I can load second page of data and check how rows are fetched in ADF BC:

ADF BC works the same way as with JET show more option. It executes SQL query with rownum based on range paging enabled and fetches first two pages of data. It would be preferable, if it would fetch only second page of data. Differently from show more option, user can't see first page anyway (we should log enhancement request with Oracle Support):

At the end of each request, ADF BC executes SQL to count rows. I guess this is needed for JET, to know total number of rows:

I was positively surprised, when I saw how fetch of the last page works. Instead of fetching all rows before last page (which is usually the case with going to the last page in ADF), ADF BC REST fetches only rows displayed in the last page. This makes JET UI paging control really fast and useful. Here I'm going to the last page in JET UI table:

ADF BC is fetching rows only for the last page, no rows fetched in between:

Thursday, December 17, 2015

Improved JET Rendering in ADF

Method and information outlined below describes my personal research and doesn't define best practice. Such approach is not recommended/supported by Oracle and should be used at your own risk. Oracle is working on JET Composite components for ADF, to be available in the future. Limitations and caveats for this approach are described by Duncan Mills:

1. No session sharing between ADF and JET 
2. ADF and JET can’t use the same cache 
3. No shared transaction 
4. Separate timeouts 
5. Geometry management 
6. Drag&drop not possible between ADF and JET 
7. Different maintenance and different libraries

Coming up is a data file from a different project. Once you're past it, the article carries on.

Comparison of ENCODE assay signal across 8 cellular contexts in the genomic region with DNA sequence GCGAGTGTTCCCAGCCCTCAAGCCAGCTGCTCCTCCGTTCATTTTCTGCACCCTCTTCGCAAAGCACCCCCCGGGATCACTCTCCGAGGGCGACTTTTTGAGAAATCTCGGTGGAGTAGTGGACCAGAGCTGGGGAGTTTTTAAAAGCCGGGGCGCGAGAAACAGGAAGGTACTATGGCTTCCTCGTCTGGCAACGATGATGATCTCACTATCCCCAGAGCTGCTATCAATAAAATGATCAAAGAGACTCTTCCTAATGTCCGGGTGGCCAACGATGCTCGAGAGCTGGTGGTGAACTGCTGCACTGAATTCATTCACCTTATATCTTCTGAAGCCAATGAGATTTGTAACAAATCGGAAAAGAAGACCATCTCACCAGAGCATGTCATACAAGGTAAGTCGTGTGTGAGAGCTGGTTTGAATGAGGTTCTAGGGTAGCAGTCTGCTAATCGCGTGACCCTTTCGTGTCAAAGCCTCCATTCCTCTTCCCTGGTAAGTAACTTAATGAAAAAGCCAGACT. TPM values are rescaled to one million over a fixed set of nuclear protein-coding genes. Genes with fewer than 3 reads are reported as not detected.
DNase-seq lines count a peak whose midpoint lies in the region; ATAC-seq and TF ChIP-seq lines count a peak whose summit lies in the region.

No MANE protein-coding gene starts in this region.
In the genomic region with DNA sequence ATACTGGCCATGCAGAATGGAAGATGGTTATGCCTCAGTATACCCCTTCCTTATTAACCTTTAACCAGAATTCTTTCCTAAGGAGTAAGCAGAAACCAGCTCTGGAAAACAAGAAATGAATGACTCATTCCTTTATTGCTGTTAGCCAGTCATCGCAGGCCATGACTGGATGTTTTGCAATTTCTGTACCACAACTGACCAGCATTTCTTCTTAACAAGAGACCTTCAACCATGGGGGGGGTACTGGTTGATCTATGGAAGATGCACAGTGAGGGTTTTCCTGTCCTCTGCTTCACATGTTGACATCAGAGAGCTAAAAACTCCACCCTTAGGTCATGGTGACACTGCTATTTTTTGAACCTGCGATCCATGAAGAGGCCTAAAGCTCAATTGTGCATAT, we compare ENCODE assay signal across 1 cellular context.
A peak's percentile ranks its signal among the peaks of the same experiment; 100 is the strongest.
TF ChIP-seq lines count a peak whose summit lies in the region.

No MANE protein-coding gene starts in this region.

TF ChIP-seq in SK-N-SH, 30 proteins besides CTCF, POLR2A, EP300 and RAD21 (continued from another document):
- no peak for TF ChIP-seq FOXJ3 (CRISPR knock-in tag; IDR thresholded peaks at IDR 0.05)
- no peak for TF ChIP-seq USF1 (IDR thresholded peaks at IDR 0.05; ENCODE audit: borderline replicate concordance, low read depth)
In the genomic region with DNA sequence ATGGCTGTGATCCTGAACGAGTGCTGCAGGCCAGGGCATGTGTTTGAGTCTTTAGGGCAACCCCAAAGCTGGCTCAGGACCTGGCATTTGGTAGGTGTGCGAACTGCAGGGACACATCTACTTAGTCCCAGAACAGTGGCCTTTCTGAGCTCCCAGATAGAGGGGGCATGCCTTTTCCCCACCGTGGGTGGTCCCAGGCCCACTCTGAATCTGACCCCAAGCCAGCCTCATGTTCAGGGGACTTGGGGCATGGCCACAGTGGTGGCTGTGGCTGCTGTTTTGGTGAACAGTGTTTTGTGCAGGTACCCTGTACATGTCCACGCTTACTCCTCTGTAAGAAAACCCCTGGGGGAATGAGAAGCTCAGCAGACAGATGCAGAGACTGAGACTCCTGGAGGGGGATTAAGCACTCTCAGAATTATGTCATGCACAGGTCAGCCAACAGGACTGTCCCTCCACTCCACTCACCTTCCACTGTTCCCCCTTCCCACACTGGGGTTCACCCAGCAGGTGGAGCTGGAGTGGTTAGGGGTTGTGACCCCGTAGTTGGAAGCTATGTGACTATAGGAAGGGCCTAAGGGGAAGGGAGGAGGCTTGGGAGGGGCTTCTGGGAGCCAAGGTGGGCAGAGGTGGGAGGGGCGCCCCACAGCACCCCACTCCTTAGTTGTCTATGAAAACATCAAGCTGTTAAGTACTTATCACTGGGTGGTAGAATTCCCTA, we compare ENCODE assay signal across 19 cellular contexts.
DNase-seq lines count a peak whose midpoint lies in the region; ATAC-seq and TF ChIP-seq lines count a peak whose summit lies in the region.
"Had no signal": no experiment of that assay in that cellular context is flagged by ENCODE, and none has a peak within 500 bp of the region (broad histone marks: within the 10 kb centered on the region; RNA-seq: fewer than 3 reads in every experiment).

8. Different popup’s and glasspane

This post is supposed to provide improved solution for the approach described previously - ADF and Oracle JET - Integration Pattern with ADF Regions. Many thanks to John Brock, Product Manager for Oracle JET, for his proactive comments and suggestions.

I have changed it to JET rendering in ADF, instead of integration. Perhaps word 'integration' is too strong in this context. You should not mix two frameworks together, like trying to render data from ADF bindings in JET components. Oracle doesn't encourage mixing ADF and JET, there is no support for this.

But still there are valid business requirements to create JET islands inside ADF. For example, fast data entry or displaying data from WebSocket. We could use JET table on top of REST within ADF page and allow users to type and save data really fast. There will be no integration between ADF and JET features, simply JET UI rendering inside ADF page. Similar as ADF DVT components currently work, they are based on JET libs (at least I heard such talks on OOW).

Here you can download improved sample application (you must download JET separately and copy into public_html folder) - DashboardApp_v3.zip. Improvements:

1. No need to use ADF region, it works to isolate JET code into JSF fragment

2. We can use simple JSF include to include fragment with JET into ADF page

3.CSS stylesheet is loaded once in the main page. Using af:resource, instead of script: